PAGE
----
Vacation with pets

September 13, 2021 by archyde

In Cornelia Funke’s children’s book “Greta and Owl Dog Sitter”, Greta is looking for something to do for a rainy summer vacation at home. The title gives an idea of ​​what solution she and her cousin Owl can come up with. Other people are plagued by the opposite problem: they do not have too much, chronically too little vacation, and because they like to spend it elsewhere, the question arises of what to do with dogs, cats and mice.

Take the animal with you or leave it at home?

Anna Vollmer

Editor in the features section of the Frankfurter Allgemeine Sonntagszeitung in Berlin.

Whether you travel with or without a pet depends on the animal. Basically, says Heiko Färber, managing director of the Federal Association of Practicing Veterinarians and chairman of an animal shelter in the Wetterau, it is better to leave cats and small animals at home: “Cats need weeks to get used to a new environment: until they are comfortable feel, the vacation is already over. ”It might be better to ask neighbors or friends to come by twice a day to feed. The most uncomplicated animals in this regard are turtles – at least in the second half of the year: once in a cool place in hibernation, the animals can easily be left alone for a few weeks and should not be disturbed anyway. Fish are also well taken care of with a few preparations and an automatic feeder.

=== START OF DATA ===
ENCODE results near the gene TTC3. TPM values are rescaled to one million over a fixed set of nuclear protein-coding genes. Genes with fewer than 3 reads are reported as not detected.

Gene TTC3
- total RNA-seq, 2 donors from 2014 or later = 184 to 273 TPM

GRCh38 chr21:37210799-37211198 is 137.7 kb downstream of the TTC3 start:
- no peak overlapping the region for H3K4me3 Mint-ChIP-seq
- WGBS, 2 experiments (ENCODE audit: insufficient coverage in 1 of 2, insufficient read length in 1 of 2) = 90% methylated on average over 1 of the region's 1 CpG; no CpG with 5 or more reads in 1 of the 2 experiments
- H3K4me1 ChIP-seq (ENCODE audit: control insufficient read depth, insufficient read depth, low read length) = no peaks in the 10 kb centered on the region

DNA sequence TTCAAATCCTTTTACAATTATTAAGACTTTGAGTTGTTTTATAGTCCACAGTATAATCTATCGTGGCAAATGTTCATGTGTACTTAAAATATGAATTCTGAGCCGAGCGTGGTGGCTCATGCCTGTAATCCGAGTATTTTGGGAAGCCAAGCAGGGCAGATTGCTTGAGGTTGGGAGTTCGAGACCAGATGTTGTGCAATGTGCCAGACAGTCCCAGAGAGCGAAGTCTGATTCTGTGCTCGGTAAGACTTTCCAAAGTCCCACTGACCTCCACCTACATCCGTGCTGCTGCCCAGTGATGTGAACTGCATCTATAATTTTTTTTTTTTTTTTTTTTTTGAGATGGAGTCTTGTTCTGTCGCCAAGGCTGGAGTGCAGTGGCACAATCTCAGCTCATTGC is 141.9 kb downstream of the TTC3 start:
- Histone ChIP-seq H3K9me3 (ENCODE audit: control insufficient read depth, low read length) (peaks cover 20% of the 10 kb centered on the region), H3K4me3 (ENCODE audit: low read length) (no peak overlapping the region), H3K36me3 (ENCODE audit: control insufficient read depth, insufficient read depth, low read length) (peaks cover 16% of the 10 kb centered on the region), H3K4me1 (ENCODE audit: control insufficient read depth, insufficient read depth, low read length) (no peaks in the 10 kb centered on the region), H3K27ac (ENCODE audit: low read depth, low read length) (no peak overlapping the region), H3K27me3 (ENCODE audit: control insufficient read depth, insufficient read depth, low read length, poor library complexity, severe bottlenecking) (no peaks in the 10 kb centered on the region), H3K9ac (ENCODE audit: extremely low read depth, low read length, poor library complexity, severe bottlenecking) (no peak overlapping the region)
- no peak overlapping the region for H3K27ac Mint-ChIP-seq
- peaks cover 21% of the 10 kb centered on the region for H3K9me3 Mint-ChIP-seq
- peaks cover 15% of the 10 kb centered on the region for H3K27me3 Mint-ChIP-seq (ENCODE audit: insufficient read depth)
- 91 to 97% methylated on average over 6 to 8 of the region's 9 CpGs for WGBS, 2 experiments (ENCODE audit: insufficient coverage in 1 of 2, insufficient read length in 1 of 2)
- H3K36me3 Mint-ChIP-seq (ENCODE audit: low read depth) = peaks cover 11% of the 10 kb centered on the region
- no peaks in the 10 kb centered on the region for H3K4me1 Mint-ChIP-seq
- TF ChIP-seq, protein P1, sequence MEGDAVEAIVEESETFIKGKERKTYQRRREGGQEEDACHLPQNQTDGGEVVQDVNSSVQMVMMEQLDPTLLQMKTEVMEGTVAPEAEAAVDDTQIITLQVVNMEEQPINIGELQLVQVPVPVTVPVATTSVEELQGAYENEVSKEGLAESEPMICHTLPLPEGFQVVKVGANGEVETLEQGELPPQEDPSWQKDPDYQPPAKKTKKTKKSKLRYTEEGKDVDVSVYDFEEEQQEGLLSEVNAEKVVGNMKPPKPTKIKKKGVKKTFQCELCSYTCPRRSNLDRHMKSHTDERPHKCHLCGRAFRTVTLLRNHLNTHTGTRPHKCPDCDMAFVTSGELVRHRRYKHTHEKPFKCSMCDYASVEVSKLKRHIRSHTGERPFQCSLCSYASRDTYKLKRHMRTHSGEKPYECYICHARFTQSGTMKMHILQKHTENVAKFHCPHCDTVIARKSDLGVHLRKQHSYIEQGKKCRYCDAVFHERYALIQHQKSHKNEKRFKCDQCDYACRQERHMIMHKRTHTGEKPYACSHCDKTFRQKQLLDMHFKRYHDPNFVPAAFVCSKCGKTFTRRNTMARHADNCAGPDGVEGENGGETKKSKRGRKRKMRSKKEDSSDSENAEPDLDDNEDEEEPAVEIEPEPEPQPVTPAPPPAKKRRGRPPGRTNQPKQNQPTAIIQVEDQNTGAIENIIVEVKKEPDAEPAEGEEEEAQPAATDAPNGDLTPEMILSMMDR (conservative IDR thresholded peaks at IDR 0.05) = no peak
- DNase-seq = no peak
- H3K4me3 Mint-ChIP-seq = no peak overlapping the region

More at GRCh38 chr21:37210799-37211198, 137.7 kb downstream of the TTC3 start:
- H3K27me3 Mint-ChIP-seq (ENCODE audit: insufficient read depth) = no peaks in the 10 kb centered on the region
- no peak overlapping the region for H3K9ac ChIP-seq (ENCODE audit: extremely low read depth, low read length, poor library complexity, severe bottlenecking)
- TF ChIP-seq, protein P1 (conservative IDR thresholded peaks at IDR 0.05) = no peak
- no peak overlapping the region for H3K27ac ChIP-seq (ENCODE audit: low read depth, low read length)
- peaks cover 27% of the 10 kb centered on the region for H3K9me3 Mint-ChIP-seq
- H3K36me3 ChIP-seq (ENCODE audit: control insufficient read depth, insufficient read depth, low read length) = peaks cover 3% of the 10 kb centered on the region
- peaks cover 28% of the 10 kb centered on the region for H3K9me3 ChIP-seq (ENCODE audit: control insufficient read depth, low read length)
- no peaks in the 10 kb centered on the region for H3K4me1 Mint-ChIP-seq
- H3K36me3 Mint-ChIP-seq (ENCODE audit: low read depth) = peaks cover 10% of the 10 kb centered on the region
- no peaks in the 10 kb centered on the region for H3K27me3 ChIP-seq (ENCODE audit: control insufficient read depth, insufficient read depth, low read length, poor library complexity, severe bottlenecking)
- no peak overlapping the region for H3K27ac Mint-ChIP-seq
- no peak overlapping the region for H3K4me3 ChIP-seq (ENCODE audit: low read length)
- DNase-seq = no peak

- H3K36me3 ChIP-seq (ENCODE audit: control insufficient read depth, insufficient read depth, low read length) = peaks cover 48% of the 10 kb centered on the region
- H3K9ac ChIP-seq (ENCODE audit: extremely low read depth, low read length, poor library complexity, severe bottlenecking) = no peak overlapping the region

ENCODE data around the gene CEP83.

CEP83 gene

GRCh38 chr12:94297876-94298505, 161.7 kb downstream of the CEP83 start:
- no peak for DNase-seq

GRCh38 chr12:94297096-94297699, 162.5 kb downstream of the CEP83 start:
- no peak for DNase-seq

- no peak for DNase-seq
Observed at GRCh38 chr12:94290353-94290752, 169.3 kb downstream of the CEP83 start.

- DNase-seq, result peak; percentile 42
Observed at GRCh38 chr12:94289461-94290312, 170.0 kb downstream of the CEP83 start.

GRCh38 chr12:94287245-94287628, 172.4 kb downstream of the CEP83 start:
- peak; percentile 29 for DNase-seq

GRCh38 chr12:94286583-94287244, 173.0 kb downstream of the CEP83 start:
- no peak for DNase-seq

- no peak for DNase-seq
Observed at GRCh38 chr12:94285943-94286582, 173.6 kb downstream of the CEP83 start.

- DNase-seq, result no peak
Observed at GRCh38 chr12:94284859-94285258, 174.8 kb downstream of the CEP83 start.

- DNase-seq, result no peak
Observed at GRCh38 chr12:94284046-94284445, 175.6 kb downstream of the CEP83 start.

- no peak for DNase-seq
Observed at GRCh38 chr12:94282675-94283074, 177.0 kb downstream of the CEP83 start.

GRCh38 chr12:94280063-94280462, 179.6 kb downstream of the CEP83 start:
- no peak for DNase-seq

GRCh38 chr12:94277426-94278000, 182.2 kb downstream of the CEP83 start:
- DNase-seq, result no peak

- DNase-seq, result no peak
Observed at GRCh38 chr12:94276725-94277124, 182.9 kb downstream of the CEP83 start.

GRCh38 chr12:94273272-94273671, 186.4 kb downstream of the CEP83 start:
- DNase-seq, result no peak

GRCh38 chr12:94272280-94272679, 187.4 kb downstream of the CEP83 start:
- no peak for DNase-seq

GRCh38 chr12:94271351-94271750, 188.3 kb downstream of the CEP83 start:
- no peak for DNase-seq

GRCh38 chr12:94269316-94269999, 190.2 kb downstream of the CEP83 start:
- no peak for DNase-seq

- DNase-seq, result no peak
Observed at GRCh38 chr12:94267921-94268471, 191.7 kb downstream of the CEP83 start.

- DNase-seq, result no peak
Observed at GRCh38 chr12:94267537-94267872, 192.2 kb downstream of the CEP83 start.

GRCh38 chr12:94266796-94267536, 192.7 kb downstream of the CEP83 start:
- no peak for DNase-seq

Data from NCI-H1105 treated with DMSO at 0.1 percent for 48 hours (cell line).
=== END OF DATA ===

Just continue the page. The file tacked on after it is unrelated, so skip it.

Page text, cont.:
A dog needs more attention. Dogs also prefer to stay in their familiar surroundings, but they are not necessarily unhappy when traveling. Distances that can be covered by car are often unproblematic, Färber advises against flying. Large dogs have to go into the luggage compartment, unless they are considered “Emotional Support Animals” to give their owners emotional support. Either way, a flight is exhausting for animals – and thus possibly also for fellow travelers. It also costs: domestic flights with Lufthansa for small dogs 50 euros, for large dogs 160. The further the distance, the more expensive it becomes. On the train, you pay 50 percent of the fare for dogs that are larger than a house cat, a reservation is not necessary.